Yeon Sang-ho takes us back to zombieland in Train To Busan Presents: Peninsula, which is a hell of a ride
TRAIN TO BUSAN PRESENTS PENINSULA (Yeon Sang-ho). 116 minutes. Subtitled. In theatres Friday (August 7). Rating: NNNN
Planning to go back to the movies this weekend? I’m in no hurry myself, but here’s some qualified advice: Wear a mask, don’t bother with snacks, and go see Yeon Sang-ho’s Train To Busan Presents: Peninsula. Specifically, see it in IMAX. You’ll be in a huge room, spaced well apart from other moviegoers, and hopefully the HVAC will be working overtime to circulate the air. And the movie’s a blast.
Yeon’s sequel to his 2016 action-horror Train To Busan – a mercilessly high-concept knockout about a random group of people who find themselves trapped on a speeding train with a rapidly spreading zombie virus – may not have the same kick as its predecessor, but it’s content to do its own thing, and it does that exceedingly well.
Peninsula – retitled Train To Busan Presents: Peninsula for its international release, because IP is god now – is more gruesome adventure than horror, with the zombies just one aspect of the story. Yeon is employing the Alien/Aliens expansion formula, creating a sequel that breaks away from the style and tone of its predecessor while still clearly taking place in the same thematic universe.
Four years after the events of the original film, South Korea is a hollowed-out hellscape… but the zombie virus has been contained. Those who escaped the plague have been resettled in Hong Kong, living miserably as refugees in a nation that didn’t want them. (The movie was made before the advent of COVID-19, but there’s a shivery power in an early scene of Asian characters being shunned by ignorant asses who blame them for the outbreak – even if those ignorant asses are Asian themselves.)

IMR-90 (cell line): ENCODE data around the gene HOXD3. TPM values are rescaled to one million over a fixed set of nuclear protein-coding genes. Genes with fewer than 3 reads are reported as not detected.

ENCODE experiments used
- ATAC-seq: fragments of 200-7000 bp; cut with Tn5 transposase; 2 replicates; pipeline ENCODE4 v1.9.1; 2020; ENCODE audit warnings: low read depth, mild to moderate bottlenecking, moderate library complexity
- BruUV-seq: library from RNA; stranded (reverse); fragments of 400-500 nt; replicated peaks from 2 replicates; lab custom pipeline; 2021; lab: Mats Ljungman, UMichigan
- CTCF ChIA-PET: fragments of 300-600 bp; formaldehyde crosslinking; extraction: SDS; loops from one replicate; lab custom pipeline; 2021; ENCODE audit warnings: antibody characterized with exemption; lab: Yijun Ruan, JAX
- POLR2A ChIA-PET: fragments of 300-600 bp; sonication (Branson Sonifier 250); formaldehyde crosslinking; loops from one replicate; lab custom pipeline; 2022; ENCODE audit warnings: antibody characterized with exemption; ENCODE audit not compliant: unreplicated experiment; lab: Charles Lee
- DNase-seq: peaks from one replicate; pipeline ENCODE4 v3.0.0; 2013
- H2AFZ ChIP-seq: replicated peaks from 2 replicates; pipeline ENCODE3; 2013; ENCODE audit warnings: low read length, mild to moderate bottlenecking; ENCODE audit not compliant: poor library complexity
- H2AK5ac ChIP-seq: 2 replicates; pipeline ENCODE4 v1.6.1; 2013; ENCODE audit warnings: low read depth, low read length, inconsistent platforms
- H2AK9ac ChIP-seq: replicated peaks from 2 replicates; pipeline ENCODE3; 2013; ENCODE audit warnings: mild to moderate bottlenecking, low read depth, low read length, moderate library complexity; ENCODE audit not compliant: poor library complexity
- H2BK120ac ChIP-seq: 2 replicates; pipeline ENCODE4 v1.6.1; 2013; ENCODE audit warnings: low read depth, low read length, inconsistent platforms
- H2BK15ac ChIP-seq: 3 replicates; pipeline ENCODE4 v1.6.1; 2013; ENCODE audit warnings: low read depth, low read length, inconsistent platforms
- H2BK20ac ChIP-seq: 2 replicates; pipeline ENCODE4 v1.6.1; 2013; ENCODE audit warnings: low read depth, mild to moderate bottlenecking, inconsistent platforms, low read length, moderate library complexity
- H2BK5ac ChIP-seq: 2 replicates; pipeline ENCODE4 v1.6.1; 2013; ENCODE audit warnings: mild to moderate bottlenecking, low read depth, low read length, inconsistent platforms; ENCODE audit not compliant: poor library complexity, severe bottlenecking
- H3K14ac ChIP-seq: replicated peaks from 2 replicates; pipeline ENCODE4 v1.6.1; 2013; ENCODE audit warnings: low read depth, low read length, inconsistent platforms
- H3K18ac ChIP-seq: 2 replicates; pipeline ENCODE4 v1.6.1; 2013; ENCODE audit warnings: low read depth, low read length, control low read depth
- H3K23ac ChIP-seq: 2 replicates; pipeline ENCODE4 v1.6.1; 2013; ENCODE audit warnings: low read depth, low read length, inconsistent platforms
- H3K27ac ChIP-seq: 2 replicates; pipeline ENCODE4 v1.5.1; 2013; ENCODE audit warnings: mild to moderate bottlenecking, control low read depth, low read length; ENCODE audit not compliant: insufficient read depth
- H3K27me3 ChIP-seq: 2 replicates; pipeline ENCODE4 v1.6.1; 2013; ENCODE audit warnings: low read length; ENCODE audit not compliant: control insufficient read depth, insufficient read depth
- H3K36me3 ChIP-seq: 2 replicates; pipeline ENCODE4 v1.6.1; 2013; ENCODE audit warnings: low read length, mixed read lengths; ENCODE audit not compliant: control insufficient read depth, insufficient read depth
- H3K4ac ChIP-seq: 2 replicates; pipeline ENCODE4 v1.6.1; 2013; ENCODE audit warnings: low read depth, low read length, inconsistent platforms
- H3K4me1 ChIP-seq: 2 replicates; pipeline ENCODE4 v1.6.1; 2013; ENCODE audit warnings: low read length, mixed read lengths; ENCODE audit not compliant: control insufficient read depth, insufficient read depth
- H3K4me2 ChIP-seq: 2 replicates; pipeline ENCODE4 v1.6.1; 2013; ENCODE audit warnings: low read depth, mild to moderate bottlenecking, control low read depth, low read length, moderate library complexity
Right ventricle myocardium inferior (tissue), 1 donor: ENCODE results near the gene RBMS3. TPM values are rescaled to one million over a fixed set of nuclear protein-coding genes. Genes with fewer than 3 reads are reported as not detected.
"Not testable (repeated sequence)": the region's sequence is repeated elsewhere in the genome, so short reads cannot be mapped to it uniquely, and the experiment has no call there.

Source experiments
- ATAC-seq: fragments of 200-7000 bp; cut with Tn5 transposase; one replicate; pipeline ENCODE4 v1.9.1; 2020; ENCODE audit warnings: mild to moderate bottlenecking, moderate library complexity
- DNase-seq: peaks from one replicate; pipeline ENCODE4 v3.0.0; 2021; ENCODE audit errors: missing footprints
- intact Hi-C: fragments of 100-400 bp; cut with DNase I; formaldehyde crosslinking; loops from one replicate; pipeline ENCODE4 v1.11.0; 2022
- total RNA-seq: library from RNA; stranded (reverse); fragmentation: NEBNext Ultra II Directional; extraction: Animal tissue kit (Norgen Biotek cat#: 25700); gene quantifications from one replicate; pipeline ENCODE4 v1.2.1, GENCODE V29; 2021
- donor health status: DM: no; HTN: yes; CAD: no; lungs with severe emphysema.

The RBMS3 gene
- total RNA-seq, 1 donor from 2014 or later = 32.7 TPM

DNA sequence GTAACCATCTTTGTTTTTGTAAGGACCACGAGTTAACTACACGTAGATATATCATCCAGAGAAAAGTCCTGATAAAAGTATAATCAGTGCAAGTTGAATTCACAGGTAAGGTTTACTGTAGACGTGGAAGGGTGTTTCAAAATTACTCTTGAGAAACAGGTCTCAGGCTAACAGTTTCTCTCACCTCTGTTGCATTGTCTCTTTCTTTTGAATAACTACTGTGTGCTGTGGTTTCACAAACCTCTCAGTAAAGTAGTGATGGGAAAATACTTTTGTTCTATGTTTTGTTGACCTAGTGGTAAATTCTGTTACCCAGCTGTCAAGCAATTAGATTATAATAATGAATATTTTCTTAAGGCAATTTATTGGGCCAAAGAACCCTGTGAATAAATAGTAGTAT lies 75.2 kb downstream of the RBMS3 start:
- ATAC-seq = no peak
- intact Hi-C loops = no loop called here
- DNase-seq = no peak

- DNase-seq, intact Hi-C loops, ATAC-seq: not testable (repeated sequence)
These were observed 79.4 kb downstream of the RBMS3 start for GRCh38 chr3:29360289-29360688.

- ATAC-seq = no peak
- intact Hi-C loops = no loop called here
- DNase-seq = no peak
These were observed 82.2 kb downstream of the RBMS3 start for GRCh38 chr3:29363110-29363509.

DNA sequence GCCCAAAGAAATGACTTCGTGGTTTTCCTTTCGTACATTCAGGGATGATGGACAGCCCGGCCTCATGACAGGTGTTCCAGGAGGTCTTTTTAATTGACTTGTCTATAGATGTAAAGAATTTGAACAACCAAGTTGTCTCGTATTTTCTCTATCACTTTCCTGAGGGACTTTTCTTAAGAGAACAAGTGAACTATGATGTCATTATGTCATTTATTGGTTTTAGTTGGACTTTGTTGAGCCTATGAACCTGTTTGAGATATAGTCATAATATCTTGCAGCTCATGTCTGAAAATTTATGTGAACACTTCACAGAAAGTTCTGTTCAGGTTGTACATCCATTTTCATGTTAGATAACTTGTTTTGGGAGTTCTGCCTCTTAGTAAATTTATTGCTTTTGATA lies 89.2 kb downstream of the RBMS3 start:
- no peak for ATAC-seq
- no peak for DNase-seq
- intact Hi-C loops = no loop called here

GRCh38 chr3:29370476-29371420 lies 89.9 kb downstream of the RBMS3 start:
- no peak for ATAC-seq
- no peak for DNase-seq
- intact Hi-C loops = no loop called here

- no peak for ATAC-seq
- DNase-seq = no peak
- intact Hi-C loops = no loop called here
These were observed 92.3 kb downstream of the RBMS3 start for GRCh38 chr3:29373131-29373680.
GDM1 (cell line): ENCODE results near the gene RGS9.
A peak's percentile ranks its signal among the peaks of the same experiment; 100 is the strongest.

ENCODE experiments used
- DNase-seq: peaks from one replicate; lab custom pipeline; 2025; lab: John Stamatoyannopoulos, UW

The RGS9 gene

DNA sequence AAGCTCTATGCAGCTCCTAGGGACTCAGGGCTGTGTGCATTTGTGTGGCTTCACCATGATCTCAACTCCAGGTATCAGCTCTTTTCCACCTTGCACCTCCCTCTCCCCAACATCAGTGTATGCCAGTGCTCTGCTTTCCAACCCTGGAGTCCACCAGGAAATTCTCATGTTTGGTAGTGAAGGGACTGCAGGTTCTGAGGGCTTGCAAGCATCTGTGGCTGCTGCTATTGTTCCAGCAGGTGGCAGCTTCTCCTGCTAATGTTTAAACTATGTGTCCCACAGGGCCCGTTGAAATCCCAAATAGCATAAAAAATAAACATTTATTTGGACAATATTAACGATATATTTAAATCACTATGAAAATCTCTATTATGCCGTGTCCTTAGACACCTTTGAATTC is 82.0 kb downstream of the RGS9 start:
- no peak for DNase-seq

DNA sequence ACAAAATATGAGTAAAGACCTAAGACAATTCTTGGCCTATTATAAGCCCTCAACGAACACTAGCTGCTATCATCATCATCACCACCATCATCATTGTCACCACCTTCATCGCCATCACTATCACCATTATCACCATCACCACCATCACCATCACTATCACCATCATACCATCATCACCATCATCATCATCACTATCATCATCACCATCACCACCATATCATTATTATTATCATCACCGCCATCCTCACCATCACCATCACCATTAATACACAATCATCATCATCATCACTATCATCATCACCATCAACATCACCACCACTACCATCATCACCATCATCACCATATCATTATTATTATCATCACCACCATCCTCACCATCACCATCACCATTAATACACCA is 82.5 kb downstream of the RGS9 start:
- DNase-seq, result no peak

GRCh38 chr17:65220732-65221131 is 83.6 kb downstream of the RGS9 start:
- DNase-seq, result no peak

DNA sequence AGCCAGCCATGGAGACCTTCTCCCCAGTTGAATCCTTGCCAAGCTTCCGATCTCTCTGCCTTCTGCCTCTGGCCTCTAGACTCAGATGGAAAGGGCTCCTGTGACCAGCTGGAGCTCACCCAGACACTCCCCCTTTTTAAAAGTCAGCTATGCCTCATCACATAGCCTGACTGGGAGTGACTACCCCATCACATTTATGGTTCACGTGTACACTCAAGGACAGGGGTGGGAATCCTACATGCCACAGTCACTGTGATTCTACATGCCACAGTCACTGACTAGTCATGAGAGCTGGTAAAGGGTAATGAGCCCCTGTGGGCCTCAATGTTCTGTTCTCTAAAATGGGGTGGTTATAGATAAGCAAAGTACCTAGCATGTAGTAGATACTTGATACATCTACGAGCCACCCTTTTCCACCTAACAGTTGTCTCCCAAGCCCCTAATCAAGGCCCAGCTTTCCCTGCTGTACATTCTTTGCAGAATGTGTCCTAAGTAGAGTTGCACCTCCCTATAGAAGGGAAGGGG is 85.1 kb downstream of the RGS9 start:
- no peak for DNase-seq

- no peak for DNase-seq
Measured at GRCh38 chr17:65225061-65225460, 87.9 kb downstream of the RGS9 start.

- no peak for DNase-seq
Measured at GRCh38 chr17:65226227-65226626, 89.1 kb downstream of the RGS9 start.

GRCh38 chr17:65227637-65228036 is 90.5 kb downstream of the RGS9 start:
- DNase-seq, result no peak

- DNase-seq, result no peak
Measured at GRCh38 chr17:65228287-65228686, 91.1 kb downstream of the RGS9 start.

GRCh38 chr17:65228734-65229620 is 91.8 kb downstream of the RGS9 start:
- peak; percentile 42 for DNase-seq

Former military officer Jung-seok (Gang Dong-won, of Illang: The Wolf Brigade) is one of those refugees, still tormented about the circumstances of his escape. And then his brother-in-law Chul-min (Kim Do-yoon) reaches out with a business opportunity: some gangsters are looking to retrieve a truck full of cash that was abandoned on a bridge in Incheon. They’ll handle the passage in and out; Jung-seok knows the city and has the skills to take out any obstacles that might present themselves. What else is he doing with his life these days?
And within 20 minutes, Peninsula takes us back to zombieland, with the mission almost immediately going wrong and Jung-seok, Chul-min and their team forced to fight their way out of a dystopian hellscape where the zombies aren’t always the most pressing threat. A number of people survived the walling off of South Korea, and have developed their own society, which is not exactly the healthiest place.
Having established his multi-tiered narrative, Yeon goes absolutely wild with it, throwing a host of antagonists and potential allies at Jung-seok, including a pair of sisters (Lee Ye-won, Lee Re) who’ve established a very special set of skills since the outbreak, trained in survival by their remarkably resourceful mother (Lee Jung-hyun).
As in Train To Busan, it’s all about who you’re willing to die for, and almost every character is tested on that. But as in Train To Busan, it’s a great deal of fun to watch this grim story play out. Yeon is an exhilarating filmmaker, whirling his camera around deliriously while still making sure the action is coherent and thrilling. And he does so while tipping his blood-encrusted cap to Carpenter’s Escape From New York, Romero’s Day Of The Dead, Spielberg’s Jurassic Park and at least two Mad Max sequels, all stitched together to create a new, surprising thing.
It’s true that Yeon’s reliance on familiar points of reference keeps Peninsula from feeling quite as remarkable as its predecessor. But he’s still giving us a hell of a ride.